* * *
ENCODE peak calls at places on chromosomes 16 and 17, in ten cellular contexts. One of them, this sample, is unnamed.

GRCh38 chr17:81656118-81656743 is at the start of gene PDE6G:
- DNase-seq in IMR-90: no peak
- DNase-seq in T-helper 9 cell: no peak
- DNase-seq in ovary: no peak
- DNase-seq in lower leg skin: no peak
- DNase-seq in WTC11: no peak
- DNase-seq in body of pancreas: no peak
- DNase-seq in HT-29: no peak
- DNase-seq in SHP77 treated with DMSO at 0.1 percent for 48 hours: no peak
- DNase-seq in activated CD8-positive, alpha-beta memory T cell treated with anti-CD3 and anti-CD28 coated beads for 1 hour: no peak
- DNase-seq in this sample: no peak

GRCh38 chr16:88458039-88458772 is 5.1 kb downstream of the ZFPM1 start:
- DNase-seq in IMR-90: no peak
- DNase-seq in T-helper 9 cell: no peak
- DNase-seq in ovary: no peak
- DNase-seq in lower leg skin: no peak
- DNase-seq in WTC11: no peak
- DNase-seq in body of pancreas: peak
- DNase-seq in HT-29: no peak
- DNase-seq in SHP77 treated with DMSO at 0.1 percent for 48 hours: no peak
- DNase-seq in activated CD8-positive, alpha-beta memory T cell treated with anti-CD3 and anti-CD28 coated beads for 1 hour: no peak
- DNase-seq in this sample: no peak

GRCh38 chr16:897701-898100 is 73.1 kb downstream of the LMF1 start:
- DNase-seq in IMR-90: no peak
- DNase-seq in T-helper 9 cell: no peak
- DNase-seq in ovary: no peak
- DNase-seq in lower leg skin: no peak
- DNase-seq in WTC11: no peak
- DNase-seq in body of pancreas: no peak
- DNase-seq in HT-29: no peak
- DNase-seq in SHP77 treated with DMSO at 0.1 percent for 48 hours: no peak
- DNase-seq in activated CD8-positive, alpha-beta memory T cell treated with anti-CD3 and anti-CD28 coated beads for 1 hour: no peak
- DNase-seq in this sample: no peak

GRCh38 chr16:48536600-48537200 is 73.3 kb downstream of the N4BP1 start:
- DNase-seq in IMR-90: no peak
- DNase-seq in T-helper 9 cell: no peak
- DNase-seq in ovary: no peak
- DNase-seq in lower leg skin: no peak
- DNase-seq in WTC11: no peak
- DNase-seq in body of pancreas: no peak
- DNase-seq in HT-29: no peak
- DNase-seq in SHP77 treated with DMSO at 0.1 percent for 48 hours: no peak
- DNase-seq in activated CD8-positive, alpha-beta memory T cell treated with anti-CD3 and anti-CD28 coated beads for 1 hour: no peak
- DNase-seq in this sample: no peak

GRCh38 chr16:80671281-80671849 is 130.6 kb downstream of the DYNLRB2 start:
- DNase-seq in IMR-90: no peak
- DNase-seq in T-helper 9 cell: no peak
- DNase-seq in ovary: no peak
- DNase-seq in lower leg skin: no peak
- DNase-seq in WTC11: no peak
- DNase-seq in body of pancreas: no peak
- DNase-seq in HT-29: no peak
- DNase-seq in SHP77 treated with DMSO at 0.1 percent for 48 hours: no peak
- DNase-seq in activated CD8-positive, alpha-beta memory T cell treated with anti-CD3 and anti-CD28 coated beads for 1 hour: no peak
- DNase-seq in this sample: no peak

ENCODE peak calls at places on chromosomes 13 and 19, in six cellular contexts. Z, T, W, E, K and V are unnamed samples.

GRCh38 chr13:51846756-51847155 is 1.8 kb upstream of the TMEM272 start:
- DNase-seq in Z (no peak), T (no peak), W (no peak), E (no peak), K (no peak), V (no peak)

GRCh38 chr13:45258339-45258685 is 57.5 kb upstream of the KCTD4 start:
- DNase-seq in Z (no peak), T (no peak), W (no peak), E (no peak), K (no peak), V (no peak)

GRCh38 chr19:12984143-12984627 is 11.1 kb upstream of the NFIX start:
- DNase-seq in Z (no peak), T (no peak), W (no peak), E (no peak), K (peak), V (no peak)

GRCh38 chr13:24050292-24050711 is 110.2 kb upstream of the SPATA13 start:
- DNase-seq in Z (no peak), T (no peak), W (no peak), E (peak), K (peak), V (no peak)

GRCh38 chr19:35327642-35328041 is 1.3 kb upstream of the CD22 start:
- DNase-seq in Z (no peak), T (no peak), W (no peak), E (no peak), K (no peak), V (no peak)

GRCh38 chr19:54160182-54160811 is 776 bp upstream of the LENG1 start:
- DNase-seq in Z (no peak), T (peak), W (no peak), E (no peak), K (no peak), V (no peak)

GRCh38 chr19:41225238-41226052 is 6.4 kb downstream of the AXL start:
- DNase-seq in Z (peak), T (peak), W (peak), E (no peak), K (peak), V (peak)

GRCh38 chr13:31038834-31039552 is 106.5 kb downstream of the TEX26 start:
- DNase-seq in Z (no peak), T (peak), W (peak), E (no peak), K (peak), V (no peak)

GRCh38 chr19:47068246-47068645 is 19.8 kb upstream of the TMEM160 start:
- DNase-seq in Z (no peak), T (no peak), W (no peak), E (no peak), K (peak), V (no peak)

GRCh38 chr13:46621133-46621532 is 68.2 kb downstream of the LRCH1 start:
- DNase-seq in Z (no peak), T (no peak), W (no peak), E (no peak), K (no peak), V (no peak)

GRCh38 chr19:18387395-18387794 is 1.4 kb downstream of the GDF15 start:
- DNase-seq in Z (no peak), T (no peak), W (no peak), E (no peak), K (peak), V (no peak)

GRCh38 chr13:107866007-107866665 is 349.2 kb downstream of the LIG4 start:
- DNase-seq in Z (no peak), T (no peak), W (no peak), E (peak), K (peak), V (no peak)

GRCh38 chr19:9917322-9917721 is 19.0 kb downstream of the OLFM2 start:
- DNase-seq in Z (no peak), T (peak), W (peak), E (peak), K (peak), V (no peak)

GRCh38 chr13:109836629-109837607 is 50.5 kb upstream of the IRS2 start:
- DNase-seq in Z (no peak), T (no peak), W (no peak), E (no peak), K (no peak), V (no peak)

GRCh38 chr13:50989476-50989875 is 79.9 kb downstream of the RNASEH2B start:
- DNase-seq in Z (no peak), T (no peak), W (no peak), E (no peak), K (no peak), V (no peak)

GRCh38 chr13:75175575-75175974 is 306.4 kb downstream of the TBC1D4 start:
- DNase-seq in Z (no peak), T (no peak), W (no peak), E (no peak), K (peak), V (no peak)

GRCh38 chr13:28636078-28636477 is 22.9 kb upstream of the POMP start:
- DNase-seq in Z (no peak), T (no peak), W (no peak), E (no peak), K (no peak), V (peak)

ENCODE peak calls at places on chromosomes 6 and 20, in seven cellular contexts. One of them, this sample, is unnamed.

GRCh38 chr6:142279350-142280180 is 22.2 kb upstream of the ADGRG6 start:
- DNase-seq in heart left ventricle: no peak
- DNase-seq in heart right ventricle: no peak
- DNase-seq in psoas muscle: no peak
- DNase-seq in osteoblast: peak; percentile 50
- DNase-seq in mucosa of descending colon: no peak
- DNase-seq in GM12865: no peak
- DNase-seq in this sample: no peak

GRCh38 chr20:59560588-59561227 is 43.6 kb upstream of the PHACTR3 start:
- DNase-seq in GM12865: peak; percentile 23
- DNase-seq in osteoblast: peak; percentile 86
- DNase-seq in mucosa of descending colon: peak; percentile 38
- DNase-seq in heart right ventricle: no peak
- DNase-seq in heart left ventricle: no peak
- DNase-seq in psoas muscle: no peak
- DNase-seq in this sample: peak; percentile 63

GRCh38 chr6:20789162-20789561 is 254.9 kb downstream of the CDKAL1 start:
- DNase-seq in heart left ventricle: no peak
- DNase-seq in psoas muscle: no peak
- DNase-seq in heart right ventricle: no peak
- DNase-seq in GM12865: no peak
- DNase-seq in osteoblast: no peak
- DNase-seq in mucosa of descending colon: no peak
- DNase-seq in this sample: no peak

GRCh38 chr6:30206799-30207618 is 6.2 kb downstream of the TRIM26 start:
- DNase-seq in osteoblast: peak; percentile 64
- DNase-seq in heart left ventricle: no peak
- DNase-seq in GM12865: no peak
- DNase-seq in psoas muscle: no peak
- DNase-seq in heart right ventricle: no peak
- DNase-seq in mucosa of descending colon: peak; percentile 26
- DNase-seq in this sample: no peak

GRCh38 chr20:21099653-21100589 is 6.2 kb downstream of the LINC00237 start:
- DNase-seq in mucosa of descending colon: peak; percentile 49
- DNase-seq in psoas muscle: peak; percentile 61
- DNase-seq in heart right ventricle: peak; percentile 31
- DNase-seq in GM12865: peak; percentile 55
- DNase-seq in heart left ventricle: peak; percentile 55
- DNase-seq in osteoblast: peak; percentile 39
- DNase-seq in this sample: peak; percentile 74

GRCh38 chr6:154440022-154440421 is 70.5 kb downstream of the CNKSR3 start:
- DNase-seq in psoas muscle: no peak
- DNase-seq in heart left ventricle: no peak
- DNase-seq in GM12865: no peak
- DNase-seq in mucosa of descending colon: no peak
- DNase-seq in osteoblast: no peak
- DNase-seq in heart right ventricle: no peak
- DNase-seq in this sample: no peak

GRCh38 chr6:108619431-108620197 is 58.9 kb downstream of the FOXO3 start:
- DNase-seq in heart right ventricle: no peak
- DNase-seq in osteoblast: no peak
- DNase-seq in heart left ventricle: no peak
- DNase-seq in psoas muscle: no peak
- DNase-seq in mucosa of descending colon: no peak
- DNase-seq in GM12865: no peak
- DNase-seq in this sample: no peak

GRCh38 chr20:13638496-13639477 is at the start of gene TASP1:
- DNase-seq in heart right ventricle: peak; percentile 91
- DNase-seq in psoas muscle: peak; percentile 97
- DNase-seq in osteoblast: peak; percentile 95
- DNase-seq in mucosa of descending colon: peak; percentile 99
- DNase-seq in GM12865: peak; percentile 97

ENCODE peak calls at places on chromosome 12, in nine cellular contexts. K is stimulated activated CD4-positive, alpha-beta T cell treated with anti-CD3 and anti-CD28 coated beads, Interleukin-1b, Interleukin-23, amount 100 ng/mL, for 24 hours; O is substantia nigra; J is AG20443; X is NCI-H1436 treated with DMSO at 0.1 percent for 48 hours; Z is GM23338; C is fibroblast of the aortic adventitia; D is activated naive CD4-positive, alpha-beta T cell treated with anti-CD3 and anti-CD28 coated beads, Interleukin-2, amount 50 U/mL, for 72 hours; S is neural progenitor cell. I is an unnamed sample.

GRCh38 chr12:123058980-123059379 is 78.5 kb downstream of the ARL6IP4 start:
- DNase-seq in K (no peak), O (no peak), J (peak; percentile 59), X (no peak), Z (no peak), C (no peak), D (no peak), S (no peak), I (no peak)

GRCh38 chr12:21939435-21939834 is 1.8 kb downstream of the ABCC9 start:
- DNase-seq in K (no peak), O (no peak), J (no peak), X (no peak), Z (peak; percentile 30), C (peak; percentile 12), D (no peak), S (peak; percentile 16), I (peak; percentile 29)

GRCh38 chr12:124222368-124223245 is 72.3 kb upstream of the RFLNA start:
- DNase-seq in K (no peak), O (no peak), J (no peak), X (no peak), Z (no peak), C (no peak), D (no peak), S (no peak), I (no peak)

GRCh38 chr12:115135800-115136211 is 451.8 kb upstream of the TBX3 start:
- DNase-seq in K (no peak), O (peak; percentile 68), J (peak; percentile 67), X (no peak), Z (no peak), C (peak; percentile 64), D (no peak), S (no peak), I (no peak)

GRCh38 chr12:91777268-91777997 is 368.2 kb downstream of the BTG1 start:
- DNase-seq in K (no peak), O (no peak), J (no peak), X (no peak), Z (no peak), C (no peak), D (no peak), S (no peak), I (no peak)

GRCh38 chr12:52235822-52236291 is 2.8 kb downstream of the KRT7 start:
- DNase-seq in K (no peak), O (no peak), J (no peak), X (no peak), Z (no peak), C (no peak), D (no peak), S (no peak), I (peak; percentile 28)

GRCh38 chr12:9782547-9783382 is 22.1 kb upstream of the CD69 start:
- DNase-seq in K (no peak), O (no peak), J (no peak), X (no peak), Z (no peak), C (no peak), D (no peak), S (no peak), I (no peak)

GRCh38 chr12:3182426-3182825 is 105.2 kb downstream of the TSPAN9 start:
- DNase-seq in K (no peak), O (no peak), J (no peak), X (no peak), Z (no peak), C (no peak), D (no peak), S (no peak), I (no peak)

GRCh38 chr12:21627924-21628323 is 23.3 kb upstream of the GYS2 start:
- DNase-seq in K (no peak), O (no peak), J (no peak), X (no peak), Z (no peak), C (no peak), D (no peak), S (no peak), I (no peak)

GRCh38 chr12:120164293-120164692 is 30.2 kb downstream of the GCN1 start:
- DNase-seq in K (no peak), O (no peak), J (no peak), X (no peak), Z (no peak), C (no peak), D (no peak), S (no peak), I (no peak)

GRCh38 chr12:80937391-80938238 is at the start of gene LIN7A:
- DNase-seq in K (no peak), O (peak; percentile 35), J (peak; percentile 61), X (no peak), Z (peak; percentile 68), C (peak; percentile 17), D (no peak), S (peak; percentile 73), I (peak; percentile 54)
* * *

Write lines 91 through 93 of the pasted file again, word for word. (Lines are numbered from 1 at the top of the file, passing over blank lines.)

- DNase-seq in Z (no peak), T (no peak), W (no peak), E (no peak), K (no peak), V (peak)

ENCODE peak calls at places on chromosomes 6 and 20, in seven cellular contexts. One of them, this sample, is unnamed.

GRCh38 chr6:142279350-142280180 is 22.2 kb upstream of the ADGRG6 start: